One of the more enlightening things I learned from playing 10 years of rotisserie baseball (if there were, in fact, numerous enlightening things I learned), was that college ballplayers make for more quickly productive major leaguers. The league I played in was quite nerdishly involved, and we conducted a multi-round minor league draft every year; as our rosters consisted of 24 full-time players with contracts and another 7-10 that were still in the minor leagues we had to dig deep. It wasn’t quite an ULTRA-style rotisserie league (what dorks!), but I certainly spent far too many hours researching the Orioles A-ball squads and the Indians Winter League statistics, looking for the next stud closer or the next unknown speed demon. It was only after about 4 years of picking the youngest runners (Felipe Lopez at 17 one year, IIRC), the hardest throwing hurlers (Rocky Coppinger, Baltimore flamthrowing bust, another) that my co-owner and I smartened up and looked forward. This was long before "Moneyball" hit the shelves, as a point of fact, and we had realized that a couple of years of college did wonders – in rotisserie baseball the idea of waiting three to five years for one of your minor leaguers to mature became untenable as an idea. Guys like Lopez and Coppinger morphed into Troy Glaus, Carlos Pena, and Barry Zito, and our team became a perennial strength: we were able to slot new guys in at low prices all while building a system to trade from at the deadline.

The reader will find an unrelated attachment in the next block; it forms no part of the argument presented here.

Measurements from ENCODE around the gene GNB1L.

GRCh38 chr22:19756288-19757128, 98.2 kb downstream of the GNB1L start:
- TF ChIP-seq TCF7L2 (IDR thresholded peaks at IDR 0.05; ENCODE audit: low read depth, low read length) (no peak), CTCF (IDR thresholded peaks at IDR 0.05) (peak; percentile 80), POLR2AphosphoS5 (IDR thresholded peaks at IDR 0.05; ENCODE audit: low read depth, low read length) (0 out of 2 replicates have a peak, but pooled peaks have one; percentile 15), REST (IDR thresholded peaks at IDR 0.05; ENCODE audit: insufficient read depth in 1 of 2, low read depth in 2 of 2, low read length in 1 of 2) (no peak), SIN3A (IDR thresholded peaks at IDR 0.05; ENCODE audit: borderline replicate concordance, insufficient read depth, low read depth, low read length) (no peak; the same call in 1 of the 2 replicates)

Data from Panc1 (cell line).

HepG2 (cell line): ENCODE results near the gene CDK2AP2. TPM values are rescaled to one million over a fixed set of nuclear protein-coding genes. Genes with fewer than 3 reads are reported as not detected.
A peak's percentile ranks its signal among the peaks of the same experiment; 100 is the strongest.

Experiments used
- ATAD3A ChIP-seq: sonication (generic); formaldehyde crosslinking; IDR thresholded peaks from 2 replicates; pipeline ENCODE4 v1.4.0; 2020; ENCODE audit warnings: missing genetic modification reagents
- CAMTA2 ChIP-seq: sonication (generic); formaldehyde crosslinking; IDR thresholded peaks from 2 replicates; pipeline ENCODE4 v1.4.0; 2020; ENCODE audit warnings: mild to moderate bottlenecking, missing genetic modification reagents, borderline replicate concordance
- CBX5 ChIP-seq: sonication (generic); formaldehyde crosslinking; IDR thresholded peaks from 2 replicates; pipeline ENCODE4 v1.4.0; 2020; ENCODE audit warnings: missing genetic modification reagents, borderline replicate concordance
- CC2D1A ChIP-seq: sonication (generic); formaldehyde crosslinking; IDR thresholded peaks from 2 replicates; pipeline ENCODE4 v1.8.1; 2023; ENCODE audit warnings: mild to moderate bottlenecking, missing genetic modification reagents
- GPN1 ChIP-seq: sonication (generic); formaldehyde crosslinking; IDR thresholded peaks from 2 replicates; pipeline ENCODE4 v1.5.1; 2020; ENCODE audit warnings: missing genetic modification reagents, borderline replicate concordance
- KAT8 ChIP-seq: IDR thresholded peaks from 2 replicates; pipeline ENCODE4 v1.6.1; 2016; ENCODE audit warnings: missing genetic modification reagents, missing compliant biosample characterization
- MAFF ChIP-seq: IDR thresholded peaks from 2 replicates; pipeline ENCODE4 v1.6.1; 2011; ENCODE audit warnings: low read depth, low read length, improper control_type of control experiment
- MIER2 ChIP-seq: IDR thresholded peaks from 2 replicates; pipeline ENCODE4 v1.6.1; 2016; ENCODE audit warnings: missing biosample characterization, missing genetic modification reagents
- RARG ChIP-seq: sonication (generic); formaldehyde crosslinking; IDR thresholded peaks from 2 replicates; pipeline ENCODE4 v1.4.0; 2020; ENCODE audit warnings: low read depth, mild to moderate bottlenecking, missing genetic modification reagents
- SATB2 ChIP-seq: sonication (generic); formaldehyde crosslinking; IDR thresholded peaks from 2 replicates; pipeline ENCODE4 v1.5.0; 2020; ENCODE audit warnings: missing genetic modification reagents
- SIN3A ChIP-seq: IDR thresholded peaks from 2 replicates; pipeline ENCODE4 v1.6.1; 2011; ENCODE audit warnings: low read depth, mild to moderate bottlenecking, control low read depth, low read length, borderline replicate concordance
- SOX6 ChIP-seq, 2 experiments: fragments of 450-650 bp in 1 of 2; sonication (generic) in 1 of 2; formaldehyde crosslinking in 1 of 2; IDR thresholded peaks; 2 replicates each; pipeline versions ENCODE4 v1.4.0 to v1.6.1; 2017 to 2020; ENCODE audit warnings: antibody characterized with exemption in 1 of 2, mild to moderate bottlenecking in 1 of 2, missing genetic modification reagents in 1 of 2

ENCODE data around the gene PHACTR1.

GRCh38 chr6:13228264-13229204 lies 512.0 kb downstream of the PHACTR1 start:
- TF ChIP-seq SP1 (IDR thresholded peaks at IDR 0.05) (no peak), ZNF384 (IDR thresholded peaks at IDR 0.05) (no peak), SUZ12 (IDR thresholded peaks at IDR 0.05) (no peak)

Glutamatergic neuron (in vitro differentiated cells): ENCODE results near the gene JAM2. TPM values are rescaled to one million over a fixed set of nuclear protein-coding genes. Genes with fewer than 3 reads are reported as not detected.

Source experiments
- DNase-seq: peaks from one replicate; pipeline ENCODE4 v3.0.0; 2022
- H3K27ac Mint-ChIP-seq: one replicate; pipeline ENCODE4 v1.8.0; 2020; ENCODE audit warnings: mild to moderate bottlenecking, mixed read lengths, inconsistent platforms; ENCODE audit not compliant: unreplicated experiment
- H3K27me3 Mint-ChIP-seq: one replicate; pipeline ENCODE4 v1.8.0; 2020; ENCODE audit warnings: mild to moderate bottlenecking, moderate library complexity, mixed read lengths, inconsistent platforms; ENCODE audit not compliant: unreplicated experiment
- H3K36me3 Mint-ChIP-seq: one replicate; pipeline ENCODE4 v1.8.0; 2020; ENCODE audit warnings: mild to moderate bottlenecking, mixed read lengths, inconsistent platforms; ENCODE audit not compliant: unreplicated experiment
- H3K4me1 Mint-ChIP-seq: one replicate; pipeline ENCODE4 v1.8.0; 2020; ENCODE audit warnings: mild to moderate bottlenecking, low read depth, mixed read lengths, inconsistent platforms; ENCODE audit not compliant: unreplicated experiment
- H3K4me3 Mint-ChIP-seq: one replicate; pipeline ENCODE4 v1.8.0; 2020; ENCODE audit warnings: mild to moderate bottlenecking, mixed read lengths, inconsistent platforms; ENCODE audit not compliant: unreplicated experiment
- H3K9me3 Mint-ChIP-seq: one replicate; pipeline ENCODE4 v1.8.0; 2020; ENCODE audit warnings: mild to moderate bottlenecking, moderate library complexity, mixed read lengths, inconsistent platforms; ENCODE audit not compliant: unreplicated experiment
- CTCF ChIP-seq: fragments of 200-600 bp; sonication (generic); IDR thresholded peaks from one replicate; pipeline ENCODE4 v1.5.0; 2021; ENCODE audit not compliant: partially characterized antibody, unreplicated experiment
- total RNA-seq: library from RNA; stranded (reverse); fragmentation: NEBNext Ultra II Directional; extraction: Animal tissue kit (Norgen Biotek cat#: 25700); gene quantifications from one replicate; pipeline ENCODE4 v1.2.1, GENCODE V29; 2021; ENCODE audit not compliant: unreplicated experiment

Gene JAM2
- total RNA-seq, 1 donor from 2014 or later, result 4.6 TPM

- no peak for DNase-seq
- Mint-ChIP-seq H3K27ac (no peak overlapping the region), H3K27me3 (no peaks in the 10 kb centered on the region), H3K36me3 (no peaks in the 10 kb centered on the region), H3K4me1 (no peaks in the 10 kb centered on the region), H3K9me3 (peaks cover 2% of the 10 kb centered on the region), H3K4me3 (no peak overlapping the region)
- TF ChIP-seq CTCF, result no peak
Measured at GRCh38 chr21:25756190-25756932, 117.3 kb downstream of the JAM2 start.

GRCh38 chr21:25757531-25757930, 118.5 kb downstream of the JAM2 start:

We were never sure if it was the exposure to Faulkner, Cezanne, and Organic Chemistry that made college worthwhile, or if it was the controlled schedule, the additional physical strength, or the emotional maturity gained prior to hitting a big league team’s system (pressure, contract, and all) that did it. It was a good example of how rotisserie baseball was able to simulate growing a major league ballclub, however simplistically, and it was one of the reasons I really enjoyed such a convoluted and involved hobby as roto, even as it was also the reason (way too much time, way too much knowledge of Casey Kotchman’s BB/K ratio at the age of 18) that I had to quit. Looking towards the Ivory Towers is a tenet that has some reflection in the real baseball world, and should be watched at today’s draft — near-ready impact players are available in the draft, despite what some other bloggers say. Keep your eyes on those student athletes.